# Problem: Consider the following reaction: PbCO3 (s) ⇌ PbO(s) + CO2 (g)Using data in Appendix C in the textbook, calculate the equilibrium pressure of CO2 in the system at 410 oC.

###### FREE Expert Solution

We’re asked to calculate the equilibrium pressure of CO2 at 410°C using standard thermodynamic data for the given balanced reaction:

PbCO3 (s) ⇌ PbO(s) + CO2 (g)

Recall that the equilibrium constant is the ratio of the products and reactants. We use Kp when dealing with pressure

$\overline{){{\mathbf{K}}}_{{\mathbf{p}}}{\mathbf{=}}\frac{{\mathbf{P}}_{\mathbf{products}}}{{\mathbf{P}}_{\mathbf{reactants}}}}$

Note that solid and liquid compounds are ignored in the equilibrium expression.

Also, recall that ΔG˚rxn and K are related to each other:

$\overline{){\mathbf{\Delta G}}{{\mathbf{°}}}_{{\mathbf{rxn}}}{\mathbf{=}}{\mathbf{-}}{\mathbf{RTlnK}}}$

The thermodynamic data ( ΔH˚f and ΔS˚) of each reactant and product can be found in textbooks/online:

 Substance ΔH˚f (kJ/mol) S˚ (J/mol • K) PbCO3 (s) –699.1 131.0 PbO(s) –217.3 68.7 CO2 (g) –393.5 213.8

We can use the following equation to solve for ΔG˚rxn:

$\overline{){\mathbf{\Delta G}}{{\mathbf{°}}}_{{\mathbf{rxn}}}{\mathbf{=}}{\mathbf{\Delta H}}{{\mathbf{°}}}_{{\mathbf{rxn}}}{\mathbf{-}}{\mathbf{T\Delta S}}{{\mathbf{°}}}_{{\mathbf{rxn}}}}$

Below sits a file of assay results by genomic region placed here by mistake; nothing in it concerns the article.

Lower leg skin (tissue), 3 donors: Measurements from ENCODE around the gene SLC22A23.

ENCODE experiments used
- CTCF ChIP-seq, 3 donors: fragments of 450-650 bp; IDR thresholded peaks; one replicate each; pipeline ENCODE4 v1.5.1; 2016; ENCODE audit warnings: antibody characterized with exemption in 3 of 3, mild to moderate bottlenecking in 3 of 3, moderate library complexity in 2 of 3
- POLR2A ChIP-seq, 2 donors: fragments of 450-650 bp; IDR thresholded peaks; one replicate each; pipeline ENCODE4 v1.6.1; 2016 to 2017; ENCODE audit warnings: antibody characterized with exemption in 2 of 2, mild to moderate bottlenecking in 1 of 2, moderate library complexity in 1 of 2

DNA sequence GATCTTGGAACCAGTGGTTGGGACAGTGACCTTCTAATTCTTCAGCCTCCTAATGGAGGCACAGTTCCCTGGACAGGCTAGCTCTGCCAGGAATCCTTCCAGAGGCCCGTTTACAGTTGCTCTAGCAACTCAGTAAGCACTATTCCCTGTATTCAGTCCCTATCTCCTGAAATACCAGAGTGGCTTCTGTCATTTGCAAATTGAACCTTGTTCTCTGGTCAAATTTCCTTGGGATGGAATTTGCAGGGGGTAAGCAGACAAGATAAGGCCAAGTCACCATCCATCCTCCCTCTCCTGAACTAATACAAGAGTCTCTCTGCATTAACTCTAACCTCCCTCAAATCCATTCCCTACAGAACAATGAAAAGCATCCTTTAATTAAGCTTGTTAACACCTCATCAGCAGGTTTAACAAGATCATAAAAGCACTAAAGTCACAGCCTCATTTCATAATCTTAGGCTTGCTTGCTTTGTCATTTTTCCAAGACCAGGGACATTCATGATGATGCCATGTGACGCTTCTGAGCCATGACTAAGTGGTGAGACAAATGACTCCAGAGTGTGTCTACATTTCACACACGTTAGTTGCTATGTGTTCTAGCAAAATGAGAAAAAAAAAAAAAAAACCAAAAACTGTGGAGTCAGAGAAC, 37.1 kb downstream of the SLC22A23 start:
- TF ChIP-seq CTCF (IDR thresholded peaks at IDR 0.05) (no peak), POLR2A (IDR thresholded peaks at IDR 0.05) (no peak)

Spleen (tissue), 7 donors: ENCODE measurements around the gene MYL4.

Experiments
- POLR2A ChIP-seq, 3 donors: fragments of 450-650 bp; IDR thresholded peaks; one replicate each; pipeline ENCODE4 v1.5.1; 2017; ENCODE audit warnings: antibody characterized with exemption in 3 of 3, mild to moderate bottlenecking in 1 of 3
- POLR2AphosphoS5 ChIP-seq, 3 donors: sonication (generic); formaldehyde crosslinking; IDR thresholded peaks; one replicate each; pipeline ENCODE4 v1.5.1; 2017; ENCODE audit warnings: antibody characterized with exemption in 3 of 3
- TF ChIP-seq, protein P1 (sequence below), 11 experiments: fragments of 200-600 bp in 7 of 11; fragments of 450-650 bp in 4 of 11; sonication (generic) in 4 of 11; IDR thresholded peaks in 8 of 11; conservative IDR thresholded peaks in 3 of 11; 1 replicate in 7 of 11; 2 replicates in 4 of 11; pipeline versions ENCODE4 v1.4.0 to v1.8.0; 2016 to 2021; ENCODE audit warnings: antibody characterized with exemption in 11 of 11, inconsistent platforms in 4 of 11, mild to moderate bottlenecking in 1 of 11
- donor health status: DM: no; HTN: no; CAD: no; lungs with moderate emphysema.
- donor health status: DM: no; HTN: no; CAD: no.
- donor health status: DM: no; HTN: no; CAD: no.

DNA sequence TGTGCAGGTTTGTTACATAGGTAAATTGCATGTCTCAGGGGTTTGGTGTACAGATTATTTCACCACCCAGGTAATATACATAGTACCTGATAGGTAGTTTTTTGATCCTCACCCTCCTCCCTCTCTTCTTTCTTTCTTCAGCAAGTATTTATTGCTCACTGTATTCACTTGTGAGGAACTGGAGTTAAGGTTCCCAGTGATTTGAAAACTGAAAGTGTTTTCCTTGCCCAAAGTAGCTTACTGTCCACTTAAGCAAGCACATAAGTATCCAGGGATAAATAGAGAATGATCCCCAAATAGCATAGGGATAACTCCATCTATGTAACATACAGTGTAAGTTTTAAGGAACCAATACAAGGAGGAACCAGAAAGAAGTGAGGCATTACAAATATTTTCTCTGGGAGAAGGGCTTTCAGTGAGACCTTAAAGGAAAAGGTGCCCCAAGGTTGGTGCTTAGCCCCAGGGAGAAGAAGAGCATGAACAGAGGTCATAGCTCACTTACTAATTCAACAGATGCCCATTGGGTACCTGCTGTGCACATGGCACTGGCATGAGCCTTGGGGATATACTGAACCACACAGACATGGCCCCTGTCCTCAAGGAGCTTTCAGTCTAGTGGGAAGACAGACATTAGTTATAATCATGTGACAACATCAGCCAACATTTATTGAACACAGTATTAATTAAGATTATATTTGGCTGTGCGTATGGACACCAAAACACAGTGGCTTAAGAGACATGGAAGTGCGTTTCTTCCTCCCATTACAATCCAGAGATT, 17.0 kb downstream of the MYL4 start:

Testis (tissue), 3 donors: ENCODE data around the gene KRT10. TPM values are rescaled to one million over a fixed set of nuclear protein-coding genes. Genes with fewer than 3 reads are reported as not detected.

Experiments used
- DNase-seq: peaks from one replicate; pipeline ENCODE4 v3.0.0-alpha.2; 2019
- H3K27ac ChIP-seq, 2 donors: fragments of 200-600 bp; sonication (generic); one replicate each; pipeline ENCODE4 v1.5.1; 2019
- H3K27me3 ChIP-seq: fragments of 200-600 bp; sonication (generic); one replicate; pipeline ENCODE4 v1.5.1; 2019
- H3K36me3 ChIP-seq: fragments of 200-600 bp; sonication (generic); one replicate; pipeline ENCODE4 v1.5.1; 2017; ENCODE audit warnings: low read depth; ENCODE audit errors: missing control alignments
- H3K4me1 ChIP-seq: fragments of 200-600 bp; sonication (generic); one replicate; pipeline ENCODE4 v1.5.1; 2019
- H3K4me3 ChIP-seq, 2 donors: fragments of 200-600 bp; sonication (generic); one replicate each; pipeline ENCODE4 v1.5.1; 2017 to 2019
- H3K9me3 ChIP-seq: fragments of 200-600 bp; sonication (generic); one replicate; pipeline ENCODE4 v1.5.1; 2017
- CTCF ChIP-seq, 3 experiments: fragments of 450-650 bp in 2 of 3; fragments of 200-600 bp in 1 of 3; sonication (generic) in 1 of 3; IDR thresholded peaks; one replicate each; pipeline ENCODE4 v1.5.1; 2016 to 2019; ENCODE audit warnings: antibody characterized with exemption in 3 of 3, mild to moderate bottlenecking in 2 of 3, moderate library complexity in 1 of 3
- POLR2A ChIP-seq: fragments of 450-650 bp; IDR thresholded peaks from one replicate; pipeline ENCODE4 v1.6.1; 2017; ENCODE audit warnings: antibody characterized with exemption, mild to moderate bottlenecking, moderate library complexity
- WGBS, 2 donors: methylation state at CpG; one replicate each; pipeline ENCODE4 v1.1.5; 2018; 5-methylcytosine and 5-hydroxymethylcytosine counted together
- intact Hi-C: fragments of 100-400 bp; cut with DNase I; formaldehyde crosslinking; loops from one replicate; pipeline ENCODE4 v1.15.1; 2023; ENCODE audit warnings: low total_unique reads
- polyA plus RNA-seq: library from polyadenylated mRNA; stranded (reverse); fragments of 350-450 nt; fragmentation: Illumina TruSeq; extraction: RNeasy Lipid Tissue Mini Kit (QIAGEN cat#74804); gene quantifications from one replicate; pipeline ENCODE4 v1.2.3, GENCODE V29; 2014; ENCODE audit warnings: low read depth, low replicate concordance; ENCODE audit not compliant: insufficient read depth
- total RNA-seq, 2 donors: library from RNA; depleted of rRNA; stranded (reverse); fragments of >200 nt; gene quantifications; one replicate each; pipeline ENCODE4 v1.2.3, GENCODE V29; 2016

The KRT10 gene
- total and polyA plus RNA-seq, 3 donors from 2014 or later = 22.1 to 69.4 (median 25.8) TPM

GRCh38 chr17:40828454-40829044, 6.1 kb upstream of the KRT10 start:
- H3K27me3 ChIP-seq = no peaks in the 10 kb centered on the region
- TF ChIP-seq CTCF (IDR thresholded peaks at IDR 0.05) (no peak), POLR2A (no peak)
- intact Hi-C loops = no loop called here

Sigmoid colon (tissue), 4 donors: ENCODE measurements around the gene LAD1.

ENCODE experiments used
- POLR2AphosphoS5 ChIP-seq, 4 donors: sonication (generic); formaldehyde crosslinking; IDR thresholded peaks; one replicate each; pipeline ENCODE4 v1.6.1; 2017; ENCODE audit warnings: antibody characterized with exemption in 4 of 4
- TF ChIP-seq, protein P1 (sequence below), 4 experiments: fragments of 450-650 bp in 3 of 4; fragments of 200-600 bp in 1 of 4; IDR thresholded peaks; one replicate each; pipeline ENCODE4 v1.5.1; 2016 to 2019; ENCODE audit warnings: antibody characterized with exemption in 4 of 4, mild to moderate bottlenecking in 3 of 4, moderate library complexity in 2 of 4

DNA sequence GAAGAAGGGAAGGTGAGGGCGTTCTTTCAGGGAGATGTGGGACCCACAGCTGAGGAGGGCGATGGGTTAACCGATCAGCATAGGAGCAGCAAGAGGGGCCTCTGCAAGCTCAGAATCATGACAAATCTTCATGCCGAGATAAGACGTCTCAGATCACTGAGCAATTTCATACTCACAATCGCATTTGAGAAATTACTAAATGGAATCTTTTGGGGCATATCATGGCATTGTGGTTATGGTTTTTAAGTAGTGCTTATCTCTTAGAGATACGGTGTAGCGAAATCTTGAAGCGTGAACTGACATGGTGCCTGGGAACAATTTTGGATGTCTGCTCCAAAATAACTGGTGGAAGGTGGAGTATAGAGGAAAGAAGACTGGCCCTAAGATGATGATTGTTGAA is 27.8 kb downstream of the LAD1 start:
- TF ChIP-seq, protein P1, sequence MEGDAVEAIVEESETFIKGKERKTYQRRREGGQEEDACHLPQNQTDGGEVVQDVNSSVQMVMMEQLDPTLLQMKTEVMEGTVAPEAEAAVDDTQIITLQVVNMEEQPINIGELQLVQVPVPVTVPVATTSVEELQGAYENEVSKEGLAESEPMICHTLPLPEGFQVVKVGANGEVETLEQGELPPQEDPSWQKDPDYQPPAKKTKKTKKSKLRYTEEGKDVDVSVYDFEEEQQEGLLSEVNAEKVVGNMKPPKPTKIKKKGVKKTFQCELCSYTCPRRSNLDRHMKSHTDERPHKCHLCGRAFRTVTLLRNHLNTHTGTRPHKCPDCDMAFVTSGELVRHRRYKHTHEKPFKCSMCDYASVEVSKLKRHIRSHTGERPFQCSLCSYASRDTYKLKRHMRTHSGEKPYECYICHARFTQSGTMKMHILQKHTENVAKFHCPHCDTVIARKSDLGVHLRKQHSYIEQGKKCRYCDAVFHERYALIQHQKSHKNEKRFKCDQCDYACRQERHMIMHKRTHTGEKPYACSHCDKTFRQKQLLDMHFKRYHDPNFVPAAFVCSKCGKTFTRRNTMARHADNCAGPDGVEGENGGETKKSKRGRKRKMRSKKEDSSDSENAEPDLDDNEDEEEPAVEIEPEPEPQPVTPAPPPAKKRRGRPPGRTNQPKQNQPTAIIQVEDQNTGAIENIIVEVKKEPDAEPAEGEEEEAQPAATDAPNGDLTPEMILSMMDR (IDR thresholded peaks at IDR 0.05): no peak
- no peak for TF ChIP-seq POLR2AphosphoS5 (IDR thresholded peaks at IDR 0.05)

For this problem we need to do these steps:

Step 1: Calculate ΔH˚rxn.

Step 2: Calculate ΔS˚rxn.

Step 3: Use ΔH˚rxn and ΔS˚rxn to calculate for ΔG˚rxn.

Step 4: Calculate for K (Kp).

Step 5: From Kp, solve for equilibrium partial pressure of CO2

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###### Problem Details
Consider the following reaction: PbCO3 (s) ⇌ PbO(s) + CO2 (g)

Using data in Appendix C in the textbook, calculate the equilibrium pressure of CO2 in the system at 410 oC.

What scientific concept do you need to know in order to solve this problem?

Our tutors have indicated that to solve this problem you will need to apply the Gibbs Free Energy concept. You can view video lessons to learn Gibbs Free Energy Or if you need more Gibbs Free Energy practice, you can also practice Gibbs Free Energy practice problems .

What professor is this problem relevant for?

Based on our data, we think this problem is relevant for Professor Stoltzfus' class at OSU.